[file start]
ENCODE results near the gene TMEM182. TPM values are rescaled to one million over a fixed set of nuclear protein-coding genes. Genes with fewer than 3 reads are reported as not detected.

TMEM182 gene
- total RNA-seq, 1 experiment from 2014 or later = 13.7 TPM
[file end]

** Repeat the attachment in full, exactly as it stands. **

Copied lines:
ENCODE results near the gene TMEM182. TPM values are rescaled to one million over a fixed set of nuclear protein-coding genes. Genes with fewer than 3 reads are reported as not detected.

TMEM182 gene
- total RNA-seq, 1 experiment from 2014 or later = 13.7 TPM